At Saint Vincent de Paul Free Dining Room in Oakland, Charlotte Huguenot and Dianna Mota scooped up mounds of potato salad from a giant bowl and plunked hamburgers and doughnuts onto cafeteria trays to serve a steady stream of hungry patrons as they lined up at the counter.
Sophomore Jessica Beltran watched as some diners wolfed down their food, walked out the door and then came back in for a second meal. The dining room serves nearly a thousand meals a day, and for many this is their only meal of the day.
"I have a lot of mixed emotions," she said. "I like talking with the people, but it's sad...the reason they're here. I feel like I'm going to cry sometimes, but I hold it in."
The students were among hundreds from Saint Mary's College, including incoming freshmen, who took time out during this year's Weekend of Welcome to help out on projects in Oakland, Alameda and on campus as part of the annual Saturday of Service sponsored by CILSA, the Catholic Institute for Lasallian Social Action.
Incoming freshmen also pitched in to feed the waves of hungry souls. Agueda (Aggie) Gomez served grateful patrons from a metal cart loaded with meals, and Carl Dalmacio and Kali Hardcastle doled out water with a smile, even though they had to politely tell the diners that, no, there was "no more Coke."
A few blocks away from the free dining room, freshmen Will Dudley and Natalie Livingston, who went to high school together in Santa Cruz, swept up dirt and debris at a skate park in DeFremery Park, with a little help from Jaden, a 10-year-old who hangs out at the park.
"It's gonna be a lot nicer now that it's clean," Jaden said. "It was nasty!"
In another part of the park, freshmen Allie Madson and Evan Falco bagged up markers, notebooks and other supplies to distribute during a back-to-school party hosted by What Now America, which operates a free drop-in center for children in the West Oakland neighborhood. Like many of the Saturday of Service volunteers, both came to Saint Mary's with lots of experience in similar projects. Madson had cleaned up parks and even cemeteries with her church group, and Falco worked in an orphanage in Mexico when he was in high school.
In Moraga, a small army of student volunteers swarmed over the college's Legacy Garden to clear weeds from the rock-hard adobe soil, paint potting tables, nail together trellises, dig terraces and build retaining walls out of heavy chunks of recycled concrete.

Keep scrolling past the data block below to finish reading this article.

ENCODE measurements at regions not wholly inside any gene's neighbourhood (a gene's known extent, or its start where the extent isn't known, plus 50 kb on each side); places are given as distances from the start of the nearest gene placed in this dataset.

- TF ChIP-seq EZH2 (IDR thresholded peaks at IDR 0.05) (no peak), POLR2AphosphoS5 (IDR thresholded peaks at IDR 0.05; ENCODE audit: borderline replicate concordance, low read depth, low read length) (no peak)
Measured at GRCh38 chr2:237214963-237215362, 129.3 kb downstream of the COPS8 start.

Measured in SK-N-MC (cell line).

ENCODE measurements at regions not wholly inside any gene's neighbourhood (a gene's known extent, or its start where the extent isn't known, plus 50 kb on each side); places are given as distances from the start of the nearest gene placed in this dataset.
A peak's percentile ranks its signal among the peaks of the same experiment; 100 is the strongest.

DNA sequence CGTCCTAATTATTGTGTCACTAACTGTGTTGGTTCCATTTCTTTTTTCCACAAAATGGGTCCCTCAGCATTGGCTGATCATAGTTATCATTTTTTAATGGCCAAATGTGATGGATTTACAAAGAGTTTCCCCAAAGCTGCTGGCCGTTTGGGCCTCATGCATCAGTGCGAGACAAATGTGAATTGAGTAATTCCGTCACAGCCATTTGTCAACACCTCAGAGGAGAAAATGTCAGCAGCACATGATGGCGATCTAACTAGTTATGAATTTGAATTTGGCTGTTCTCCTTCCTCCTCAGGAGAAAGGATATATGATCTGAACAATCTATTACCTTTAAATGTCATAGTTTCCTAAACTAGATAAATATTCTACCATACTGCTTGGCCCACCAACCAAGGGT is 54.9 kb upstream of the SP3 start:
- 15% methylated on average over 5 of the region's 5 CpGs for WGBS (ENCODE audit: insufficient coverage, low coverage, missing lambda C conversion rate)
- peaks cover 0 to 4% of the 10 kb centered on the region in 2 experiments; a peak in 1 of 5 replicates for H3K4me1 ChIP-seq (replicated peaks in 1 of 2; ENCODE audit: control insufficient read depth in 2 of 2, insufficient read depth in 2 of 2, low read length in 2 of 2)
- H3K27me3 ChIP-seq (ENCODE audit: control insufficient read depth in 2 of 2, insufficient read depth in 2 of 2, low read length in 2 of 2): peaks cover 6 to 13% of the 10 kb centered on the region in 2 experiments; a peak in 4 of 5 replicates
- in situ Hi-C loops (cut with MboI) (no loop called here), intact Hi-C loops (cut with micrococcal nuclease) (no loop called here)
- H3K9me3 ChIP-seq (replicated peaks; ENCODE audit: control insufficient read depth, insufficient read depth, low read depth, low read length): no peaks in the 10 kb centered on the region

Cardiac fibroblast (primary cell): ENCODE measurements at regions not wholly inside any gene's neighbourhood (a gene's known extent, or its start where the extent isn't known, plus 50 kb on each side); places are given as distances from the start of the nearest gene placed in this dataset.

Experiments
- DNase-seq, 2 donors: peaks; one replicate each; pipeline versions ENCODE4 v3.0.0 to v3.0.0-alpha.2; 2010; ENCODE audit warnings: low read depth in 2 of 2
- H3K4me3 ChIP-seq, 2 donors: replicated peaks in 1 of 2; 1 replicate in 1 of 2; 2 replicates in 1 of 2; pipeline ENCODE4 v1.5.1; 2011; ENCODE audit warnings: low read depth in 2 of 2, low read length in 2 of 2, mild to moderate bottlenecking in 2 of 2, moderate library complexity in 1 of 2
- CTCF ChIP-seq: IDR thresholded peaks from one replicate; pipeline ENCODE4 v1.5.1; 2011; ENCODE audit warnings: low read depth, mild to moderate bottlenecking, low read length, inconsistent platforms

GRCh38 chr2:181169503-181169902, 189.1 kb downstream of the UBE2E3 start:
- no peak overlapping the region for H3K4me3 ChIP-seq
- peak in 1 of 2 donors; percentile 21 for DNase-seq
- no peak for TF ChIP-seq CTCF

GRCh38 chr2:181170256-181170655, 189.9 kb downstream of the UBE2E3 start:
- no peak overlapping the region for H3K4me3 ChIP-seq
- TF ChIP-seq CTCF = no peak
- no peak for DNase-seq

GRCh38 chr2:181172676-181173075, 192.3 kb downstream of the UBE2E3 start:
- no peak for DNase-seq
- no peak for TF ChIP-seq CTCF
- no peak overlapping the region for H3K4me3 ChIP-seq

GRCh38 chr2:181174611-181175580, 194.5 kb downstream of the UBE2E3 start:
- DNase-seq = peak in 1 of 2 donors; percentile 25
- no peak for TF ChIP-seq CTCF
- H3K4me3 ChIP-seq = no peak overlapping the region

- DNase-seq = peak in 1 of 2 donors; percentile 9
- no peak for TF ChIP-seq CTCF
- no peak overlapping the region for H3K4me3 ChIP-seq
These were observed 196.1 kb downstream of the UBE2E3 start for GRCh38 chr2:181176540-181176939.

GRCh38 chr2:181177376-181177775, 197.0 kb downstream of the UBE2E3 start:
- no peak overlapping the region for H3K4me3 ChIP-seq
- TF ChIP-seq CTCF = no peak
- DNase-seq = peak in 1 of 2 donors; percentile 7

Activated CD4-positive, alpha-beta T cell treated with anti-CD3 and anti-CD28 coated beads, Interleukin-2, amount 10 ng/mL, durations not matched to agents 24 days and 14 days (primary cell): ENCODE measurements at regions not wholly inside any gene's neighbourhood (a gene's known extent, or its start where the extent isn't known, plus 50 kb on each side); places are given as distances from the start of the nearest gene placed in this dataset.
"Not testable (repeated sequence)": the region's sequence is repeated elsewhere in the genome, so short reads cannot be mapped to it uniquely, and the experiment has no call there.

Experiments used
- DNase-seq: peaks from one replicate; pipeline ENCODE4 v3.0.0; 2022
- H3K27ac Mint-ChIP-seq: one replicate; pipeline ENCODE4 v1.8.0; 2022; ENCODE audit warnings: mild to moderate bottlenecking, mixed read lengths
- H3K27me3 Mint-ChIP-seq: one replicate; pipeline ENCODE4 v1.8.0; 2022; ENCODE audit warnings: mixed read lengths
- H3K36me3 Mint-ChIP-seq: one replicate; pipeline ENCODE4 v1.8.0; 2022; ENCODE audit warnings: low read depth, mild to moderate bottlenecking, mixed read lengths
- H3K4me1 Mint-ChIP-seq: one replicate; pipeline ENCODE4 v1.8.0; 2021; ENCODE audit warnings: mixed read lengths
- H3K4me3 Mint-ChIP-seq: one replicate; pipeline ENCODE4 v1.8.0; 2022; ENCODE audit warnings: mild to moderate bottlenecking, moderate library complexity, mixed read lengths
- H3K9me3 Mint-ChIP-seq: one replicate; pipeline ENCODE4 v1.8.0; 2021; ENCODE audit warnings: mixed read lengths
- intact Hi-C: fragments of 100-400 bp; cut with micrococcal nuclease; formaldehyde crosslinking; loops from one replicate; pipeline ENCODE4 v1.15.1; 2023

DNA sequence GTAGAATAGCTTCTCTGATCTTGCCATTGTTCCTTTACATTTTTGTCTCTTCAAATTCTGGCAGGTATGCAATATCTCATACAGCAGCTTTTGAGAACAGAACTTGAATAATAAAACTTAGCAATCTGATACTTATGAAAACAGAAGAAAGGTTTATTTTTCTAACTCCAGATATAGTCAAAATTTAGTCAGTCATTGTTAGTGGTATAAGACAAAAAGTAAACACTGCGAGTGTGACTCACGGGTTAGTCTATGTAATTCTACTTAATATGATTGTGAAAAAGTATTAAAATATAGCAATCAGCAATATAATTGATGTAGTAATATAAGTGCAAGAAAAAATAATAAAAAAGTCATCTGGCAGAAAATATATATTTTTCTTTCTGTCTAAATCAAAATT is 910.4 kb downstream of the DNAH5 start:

Freshman Matt Belle attacked the stubborn weeds as if he had a grudge against them. He has plenty of experience with hard work -- he volunteered with Habitat for Humanity back in Dallas. "Always the hard manual labor," he said. "I love Habitat."
Kelsey Peterson, Nathalie Lambrecht and Krysta Worthen threw all their combined muscle into digging a trench for a retaining wall. They, too, came to the job with some serious skills. Lambrecht has worked with Rebuilding Together, and Peterson even had experience working on adobe -- she helped restore an adobe fort in an earlier service project.
"This is tougher," she said, as her shovel clanged against the earth. "It was easier breaking up a wall."
Other students on campus packed up school supplies donated during CILSA's "Plenty Enough Stuff" campaign to ship to children at a school in New Orleans that is still recovering from the long-term economic effects of Hurricane Katrina.
Back in Oakland, another crew of Saint Mary's volunteers dug up invasive plants and cleared a spot for a garden in South Prescott Park, a narrow slice of green wedged between industrial buildings and Interstate 880. As cars whizzed by on the other side of a concrete-block sound wall, the students attacked their projects with an intensity that bodes well for their success in college.
Senior Matt Zeidan jumped up and down on his shovel as if it was a Pogo stick to try to dislodge a particularly stubborn plant, as sophomore Kristy Abel and freshmen Dolan Kay and Steven Israel dug around the roots.
A park supervisor wandered up and admired their work ethic. "These folks are amazing," she said. "They took on the toughest jobs. They said they wanted a challenge."
A few miles away, dozens of Saint Mary's students pitched in to work on a newly planted garden of drought-tolerant plants for Alameda Point Collaborative, which provides housing and supportive services for about 500 formerly homeless people.
Afterward, they took a few minutes to break into groups and talk about why they signed on for the Saturday of Service and what they'd learned from it. One student said he was "impressed with everything that the WoW volunteers were doing to welcome us, and I wanted to give something back." Another joked, "I came for the free food."
Sasha Hicks, who lives in the Alameda Point community and works on the garden, marveled at the students' enthusiasm as she stooped to adjust the sprinkler system and smoothed her sweaty bandanna back from her purple bangs.
"They're so helpful and nice and willing to do anything," she said, shaking her head and laughing. "And the girls -- they really worked hard. I told 'em; â€˜You go, girls.' They can come back anytime they want!"